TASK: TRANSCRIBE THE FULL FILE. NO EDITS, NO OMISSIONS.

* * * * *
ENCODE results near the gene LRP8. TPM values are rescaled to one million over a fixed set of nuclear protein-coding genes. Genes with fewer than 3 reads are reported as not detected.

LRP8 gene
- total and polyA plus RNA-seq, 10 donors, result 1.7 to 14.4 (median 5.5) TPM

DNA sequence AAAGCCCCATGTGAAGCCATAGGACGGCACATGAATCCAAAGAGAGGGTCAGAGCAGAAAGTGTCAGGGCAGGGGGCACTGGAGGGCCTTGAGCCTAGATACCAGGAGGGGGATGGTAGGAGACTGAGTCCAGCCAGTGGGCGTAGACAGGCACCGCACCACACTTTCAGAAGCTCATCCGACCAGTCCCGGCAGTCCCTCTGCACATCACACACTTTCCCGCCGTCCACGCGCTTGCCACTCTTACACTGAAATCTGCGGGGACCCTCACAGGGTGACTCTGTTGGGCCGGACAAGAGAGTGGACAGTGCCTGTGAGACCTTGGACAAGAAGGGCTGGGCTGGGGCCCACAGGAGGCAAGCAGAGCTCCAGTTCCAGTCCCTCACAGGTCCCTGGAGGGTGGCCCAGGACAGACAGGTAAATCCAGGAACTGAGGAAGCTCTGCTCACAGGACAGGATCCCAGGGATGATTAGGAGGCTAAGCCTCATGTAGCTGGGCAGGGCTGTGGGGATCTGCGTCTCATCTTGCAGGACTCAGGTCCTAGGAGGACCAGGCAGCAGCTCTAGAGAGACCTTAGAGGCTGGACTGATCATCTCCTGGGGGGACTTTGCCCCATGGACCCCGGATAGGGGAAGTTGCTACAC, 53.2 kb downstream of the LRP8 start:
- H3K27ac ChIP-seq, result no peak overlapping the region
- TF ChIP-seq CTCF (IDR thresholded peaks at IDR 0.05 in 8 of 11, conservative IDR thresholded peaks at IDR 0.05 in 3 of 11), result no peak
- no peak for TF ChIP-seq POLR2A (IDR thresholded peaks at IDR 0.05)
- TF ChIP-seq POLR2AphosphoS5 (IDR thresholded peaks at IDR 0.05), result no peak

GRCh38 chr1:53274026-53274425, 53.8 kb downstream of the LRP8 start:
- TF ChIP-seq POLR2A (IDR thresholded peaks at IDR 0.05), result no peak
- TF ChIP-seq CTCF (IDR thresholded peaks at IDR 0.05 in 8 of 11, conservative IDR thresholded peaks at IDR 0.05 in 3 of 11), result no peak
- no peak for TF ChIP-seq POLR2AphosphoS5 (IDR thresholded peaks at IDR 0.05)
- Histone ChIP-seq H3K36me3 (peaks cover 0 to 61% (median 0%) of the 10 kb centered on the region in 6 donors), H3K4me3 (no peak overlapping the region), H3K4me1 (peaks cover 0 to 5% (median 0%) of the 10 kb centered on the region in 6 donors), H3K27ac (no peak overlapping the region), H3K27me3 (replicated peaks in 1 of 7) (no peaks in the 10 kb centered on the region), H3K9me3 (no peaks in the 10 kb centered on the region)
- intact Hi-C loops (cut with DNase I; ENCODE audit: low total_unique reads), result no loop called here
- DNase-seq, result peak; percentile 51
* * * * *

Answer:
ENCODE results near the gene LRP8. TPM values are rescaled to one million over a fixed set of nuclear protein-coding genes. Genes with fewer than 3 reads are reported as not detected.

LRP8 gene
- total and polyA plus RNA-seq, 10 donors, result 1.7 to 14.4 (median 5.5) TPM

DNA sequence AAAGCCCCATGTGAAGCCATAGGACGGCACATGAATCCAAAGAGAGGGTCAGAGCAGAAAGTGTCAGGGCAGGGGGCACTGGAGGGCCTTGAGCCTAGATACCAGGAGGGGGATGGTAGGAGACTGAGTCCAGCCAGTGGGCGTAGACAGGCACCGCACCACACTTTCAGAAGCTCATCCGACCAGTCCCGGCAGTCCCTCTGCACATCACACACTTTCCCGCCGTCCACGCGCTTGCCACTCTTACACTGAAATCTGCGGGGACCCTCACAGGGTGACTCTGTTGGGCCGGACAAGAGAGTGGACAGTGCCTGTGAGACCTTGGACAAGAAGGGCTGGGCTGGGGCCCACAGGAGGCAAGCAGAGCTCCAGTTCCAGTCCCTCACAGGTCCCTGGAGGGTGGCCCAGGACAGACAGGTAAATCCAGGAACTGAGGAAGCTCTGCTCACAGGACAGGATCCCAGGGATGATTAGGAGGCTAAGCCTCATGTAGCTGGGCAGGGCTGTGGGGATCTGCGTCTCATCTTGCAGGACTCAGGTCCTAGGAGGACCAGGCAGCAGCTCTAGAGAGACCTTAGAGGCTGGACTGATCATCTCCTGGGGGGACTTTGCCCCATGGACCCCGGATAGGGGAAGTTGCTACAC, 53.2 kb downstream of the LRP8 start:
- H3K27ac ChIP-seq, result no peak overlapping the region
- TF ChIP-seq CTCF (IDR thresholded peaks at IDR 0.05 in 8 of 11, conservative IDR thresholded peaks at IDR 0.05 in 3 of 11), result no peak
- no peak for TF ChIP-seq POLR2A (IDR thresholded peaks at IDR 0.05)
- TF ChIP-seq POLR2AphosphoS5 (IDR thresholded peaks at IDR 0.05), result no peak

GRCh38 chr1:53274026-53274425, 53.8 kb downstream of the LRP8 start:
- TF ChIP-seq POLR2A (IDR thresholded peaks at IDR 0.05), result no peak
- TF ChIP-seq CTCF (IDR thresholded peaks at IDR 0.05 in 8 of 11, conservative IDR thresholded peaks at IDR 0.05 in 3 of 11), result no peak
- no peak for TF ChIP-seq POLR2AphosphoS5 (IDR thresholded peaks at IDR 0.05)
- Histone ChIP-seq H3K36me3 (peaks cover 0 to 61% (median 0%) of the 10 kb centered on the region in 6 donors), H3K4me3 (no peak overlapping the region), H3K4me1 (peaks cover 0 to 5% (median 0%) of the 10 kb centered on the region in 6 donors), H3K27ac (no peak overlapping the region), H3K27me3 (replicated peaks in 1 of 7) (no peaks in the 10 kb centered on the region), H3K9me3 (no peaks in the 10 kb centered on the region)
- intact Hi-C loops (cut with DNase I; ENCODE audit: low total_unique reads), result no loop called here
- DNase-seq, result peak; percentile 51